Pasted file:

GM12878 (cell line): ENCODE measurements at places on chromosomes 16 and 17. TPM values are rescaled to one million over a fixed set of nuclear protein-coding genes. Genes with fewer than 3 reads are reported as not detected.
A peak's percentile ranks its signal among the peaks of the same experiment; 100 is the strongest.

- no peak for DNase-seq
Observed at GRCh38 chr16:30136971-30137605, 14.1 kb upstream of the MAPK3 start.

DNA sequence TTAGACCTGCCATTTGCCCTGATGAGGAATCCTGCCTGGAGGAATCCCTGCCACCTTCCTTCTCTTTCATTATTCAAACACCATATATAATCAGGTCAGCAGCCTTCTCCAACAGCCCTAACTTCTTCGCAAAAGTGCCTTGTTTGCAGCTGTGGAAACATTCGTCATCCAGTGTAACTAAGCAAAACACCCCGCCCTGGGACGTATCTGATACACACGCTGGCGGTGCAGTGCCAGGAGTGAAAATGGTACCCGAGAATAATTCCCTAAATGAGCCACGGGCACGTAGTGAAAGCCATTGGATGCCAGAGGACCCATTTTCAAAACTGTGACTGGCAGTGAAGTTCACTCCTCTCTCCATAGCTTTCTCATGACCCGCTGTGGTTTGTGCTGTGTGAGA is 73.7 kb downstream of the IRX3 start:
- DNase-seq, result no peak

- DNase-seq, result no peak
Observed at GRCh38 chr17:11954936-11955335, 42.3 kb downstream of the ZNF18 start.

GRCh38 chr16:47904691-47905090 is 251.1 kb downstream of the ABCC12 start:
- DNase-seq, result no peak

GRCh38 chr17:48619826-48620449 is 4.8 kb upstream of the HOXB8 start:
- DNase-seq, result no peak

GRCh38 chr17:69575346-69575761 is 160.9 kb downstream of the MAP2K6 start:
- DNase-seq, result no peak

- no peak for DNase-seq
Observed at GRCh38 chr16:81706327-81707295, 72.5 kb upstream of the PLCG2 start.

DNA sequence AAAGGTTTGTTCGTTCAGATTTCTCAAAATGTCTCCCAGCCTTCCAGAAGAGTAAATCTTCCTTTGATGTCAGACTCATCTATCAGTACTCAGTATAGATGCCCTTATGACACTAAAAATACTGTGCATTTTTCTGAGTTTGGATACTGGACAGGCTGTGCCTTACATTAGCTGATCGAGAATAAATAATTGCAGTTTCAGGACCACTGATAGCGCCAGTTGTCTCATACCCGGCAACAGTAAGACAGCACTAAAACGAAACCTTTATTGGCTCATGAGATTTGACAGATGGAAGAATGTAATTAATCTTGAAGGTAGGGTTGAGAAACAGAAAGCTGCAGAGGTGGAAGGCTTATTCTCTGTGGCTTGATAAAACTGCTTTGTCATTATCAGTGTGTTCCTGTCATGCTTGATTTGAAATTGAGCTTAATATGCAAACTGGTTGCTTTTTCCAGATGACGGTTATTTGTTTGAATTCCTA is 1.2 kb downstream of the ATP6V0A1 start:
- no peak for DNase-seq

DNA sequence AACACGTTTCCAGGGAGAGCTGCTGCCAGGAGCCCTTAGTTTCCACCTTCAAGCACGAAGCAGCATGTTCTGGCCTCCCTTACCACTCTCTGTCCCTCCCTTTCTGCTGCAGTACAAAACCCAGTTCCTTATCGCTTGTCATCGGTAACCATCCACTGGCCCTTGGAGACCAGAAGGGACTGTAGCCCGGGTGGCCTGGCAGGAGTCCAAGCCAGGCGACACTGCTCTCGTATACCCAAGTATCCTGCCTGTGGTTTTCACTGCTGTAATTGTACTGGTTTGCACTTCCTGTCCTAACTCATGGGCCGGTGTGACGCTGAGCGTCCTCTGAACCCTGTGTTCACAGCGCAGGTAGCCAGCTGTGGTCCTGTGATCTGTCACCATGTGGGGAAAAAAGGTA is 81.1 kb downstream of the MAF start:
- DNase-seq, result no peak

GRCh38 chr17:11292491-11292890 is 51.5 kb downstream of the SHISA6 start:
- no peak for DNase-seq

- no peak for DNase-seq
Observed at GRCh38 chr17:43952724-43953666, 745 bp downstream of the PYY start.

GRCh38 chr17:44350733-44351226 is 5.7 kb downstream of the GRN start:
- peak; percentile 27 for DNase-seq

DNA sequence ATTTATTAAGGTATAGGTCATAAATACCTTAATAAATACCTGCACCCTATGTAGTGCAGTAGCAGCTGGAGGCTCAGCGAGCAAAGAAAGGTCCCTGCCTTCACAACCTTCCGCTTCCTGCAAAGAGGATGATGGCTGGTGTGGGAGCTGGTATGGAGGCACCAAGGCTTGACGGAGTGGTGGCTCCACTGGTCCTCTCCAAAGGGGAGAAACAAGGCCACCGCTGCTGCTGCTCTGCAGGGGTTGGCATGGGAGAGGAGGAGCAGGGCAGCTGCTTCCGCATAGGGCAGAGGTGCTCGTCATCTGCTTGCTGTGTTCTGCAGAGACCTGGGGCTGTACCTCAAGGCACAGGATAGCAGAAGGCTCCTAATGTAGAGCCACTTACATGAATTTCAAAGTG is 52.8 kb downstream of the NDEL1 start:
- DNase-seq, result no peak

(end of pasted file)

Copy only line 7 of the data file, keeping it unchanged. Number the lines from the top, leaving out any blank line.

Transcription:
- DNase-seq, result no peak